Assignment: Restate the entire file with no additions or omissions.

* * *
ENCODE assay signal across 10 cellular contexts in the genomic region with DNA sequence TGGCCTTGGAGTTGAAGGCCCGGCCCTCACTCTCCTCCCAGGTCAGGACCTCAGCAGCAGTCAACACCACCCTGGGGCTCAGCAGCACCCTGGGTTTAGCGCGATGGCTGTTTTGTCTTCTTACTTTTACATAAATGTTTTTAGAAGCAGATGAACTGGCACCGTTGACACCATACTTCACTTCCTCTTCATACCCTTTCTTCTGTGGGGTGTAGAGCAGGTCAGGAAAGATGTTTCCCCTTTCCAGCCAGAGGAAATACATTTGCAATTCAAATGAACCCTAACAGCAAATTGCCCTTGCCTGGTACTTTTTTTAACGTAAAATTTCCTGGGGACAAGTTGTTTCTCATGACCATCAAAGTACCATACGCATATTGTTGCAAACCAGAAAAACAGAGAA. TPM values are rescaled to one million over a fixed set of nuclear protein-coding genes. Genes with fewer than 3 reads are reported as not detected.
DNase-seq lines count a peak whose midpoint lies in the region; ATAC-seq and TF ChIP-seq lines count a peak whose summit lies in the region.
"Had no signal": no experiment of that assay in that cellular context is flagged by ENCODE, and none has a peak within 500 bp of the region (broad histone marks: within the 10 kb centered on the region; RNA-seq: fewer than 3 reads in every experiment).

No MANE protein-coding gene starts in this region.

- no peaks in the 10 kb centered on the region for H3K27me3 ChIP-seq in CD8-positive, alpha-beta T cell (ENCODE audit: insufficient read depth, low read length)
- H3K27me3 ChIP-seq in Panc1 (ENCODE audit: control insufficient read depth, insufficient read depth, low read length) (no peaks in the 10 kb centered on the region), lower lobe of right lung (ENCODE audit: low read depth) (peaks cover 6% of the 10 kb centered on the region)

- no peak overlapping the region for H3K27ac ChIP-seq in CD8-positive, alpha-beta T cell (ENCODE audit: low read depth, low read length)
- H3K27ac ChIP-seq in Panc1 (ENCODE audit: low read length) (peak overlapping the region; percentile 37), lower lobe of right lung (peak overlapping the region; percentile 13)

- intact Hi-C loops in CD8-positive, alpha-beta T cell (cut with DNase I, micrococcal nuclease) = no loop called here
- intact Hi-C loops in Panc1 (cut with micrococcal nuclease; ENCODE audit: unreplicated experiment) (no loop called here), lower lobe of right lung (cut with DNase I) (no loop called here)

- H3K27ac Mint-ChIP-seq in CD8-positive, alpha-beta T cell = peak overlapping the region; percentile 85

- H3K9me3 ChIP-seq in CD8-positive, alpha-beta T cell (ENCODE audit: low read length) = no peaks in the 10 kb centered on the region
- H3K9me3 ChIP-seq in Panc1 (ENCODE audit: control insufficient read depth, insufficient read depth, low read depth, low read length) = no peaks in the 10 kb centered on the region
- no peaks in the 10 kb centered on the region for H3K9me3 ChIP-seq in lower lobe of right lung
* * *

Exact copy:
ENCODE assay signal across 10 cellular contexts in the genomic region with DNA sequence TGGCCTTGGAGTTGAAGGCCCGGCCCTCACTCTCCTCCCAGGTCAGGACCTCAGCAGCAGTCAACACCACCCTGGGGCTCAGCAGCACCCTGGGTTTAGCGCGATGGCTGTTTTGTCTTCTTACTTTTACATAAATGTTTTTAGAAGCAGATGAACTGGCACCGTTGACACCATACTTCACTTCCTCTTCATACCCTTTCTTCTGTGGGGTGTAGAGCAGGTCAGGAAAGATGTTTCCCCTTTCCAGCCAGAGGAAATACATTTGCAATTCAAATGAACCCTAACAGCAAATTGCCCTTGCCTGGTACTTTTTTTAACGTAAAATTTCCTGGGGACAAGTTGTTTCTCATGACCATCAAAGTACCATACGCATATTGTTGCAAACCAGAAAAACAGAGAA. TPM values are rescaled to one million over a fixed set of nuclear protein-coding genes. Genes with fewer than 3 reads are reported as not detected.
DNase-seq lines count a peak whose midpoint lies in the region; ATAC-seq and TF ChIP-seq lines count a peak whose summit lies in the region.
"Had no signal": no experiment of that assay in that cellular context is flagged by ENCODE, and none has a peak within 500 bp of the region (broad histone marks: within the 10 kb centered on the region; RNA-seq: fewer than 3 reads in every experiment).

No MANE protein-coding gene starts in this region.

- no peaks in the 10 kb centered on the region for H3K27me3 ChIP-seq in CD8-positive, alpha-beta T cell (ENCODE audit: insufficient read depth, low read length)
- H3K27me3 ChIP-seq in Panc1 (ENCODE audit: control insufficient read depth, insufficient read depth, low read length) (no peaks in the 10 kb centered on the region), lower lobe of right lung (ENCODE audit: low read depth) (peaks cover 6% of the 10 kb centered on the region)

- no peak overlapping the region for H3K27ac ChIP-seq in CD8-positive, alpha-beta T cell (ENCODE audit: low read depth, low read length)
- H3K27ac ChIP-seq in Panc1 (ENCODE audit: low read length) (peak overlapping the region; percentile 37), lower lobe of right lung (peak overlapping the region; percentile 13)

- intact Hi-C loops in CD8-positive, alpha-beta T cell (cut with DNase I, micrococcal nuclease) = no loop called here
- intact Hi-C loops in Panc1 (cut with micrococcal nuclease; ENCODE audit: unreplicated experiment) (no loop called here), lower lobe of right lung (cut with DNase I) (no loop called here)

- H3K27ac Mint-ChIP-seq in CD8-positive, alpha-beta T cell = peak overlapping the region; percentile 85

- H3K9me3 ChIP-seq in CD8-positive, alpha-beta T cell (ENCODE audit: low read length) = no peaks in the 10 kb centered on the region
- H3K9me3 ChIP-seq in Panc1 (ENCODE audit: control insufficient read depth, insufficient read depth, low read depth, low read length) = no peaks in the 10 kb centered on the region
- no peaks in the 10 kb centered on the region for H3K9me3 ChIP-seq in lower lobe of right lung